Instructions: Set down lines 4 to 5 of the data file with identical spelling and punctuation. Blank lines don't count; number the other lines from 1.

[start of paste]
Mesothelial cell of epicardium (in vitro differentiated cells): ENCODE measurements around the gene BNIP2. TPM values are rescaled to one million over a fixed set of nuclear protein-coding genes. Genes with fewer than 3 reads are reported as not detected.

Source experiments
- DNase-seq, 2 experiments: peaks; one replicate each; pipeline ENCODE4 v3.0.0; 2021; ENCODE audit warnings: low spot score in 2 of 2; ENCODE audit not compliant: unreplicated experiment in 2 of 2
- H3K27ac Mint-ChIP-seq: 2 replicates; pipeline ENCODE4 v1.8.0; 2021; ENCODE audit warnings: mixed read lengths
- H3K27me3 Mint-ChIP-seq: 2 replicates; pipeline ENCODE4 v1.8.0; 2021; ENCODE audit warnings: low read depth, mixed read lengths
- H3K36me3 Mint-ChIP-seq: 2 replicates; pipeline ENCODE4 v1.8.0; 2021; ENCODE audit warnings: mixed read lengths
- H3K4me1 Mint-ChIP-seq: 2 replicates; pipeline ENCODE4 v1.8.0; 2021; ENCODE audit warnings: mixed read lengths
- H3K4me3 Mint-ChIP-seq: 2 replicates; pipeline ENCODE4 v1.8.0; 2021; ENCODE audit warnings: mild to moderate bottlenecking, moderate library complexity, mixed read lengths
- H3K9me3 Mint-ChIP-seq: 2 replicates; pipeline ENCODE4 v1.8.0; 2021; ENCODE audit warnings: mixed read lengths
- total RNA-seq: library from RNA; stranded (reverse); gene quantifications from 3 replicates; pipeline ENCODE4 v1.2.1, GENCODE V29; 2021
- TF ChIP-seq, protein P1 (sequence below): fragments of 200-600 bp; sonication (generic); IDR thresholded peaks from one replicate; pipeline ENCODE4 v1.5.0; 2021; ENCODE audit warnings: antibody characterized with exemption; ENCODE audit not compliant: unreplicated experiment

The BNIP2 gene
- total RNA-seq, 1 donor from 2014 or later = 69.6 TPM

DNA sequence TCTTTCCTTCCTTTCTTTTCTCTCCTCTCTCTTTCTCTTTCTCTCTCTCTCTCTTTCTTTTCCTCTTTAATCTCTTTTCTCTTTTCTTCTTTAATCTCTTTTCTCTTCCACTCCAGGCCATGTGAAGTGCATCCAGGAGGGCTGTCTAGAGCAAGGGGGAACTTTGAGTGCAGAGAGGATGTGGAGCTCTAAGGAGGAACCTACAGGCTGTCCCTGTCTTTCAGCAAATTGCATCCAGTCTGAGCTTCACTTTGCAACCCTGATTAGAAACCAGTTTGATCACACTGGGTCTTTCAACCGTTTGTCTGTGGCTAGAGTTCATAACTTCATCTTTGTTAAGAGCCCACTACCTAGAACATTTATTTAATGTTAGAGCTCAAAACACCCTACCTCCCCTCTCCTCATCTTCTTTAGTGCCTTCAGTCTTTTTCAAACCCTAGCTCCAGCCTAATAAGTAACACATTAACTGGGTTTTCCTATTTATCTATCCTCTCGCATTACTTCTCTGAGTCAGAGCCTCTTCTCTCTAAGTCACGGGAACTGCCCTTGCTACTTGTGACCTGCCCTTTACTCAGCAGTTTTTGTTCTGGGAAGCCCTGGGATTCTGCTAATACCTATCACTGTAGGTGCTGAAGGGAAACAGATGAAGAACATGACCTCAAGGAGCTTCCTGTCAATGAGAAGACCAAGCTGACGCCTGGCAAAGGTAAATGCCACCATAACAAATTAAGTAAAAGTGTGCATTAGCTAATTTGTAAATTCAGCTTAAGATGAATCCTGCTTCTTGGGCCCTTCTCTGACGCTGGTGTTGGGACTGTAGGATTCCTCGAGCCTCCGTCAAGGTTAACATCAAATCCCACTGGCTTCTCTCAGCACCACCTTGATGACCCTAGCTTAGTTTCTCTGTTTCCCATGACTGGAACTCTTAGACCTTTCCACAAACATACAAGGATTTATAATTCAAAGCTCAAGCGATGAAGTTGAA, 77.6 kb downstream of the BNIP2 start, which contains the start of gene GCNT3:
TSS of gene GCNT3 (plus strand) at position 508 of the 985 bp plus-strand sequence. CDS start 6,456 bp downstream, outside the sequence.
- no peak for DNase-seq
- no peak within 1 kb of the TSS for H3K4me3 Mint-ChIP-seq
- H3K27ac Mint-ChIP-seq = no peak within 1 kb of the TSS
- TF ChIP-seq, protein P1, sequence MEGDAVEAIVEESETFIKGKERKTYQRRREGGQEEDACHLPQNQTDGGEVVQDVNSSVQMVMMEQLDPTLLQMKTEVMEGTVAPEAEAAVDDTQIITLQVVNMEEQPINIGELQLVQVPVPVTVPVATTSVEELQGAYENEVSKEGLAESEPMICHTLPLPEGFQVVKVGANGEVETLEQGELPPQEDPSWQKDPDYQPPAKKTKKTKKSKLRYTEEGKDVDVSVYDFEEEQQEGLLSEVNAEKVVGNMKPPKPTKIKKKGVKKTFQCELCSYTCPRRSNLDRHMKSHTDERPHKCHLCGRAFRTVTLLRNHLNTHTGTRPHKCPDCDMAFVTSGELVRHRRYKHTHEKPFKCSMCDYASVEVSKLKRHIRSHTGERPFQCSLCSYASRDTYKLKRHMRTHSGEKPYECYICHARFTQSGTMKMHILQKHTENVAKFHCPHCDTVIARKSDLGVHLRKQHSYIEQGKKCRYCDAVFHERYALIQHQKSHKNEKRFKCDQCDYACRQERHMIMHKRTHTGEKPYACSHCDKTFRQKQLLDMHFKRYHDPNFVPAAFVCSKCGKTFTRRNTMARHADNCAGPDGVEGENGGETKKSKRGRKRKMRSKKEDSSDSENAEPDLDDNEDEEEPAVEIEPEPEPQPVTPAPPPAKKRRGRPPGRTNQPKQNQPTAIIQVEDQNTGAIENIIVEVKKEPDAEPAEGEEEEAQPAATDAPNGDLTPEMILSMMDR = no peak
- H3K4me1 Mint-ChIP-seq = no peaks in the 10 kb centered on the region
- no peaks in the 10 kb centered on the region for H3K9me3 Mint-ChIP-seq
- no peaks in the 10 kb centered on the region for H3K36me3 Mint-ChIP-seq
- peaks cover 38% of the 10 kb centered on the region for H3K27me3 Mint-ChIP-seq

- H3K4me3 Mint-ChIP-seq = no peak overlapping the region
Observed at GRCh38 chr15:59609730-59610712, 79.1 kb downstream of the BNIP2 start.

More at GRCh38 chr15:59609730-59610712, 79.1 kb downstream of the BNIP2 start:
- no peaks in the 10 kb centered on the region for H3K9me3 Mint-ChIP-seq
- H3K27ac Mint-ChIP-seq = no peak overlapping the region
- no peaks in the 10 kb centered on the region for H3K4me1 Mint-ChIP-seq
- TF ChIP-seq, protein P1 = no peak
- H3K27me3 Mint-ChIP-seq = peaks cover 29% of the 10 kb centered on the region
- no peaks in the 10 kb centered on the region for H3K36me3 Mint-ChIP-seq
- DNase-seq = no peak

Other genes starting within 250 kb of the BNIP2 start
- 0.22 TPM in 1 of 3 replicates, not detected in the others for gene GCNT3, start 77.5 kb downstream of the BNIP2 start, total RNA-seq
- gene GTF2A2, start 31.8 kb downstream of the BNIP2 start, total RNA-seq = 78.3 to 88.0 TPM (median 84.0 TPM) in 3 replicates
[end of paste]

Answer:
- H3K27ac Mint-ChIP-seq: 2 replicates; pipeline ENCODE4 v1.8.0; 2021; ENCODE audit warnings: mixed read lengths
- H3K27me3 Mint-ChIP-seq: 2 replicates; pipeline ENCODE4 v1.8.0; 2021; ENCODE audit warnings: low read depth, mixed read lengths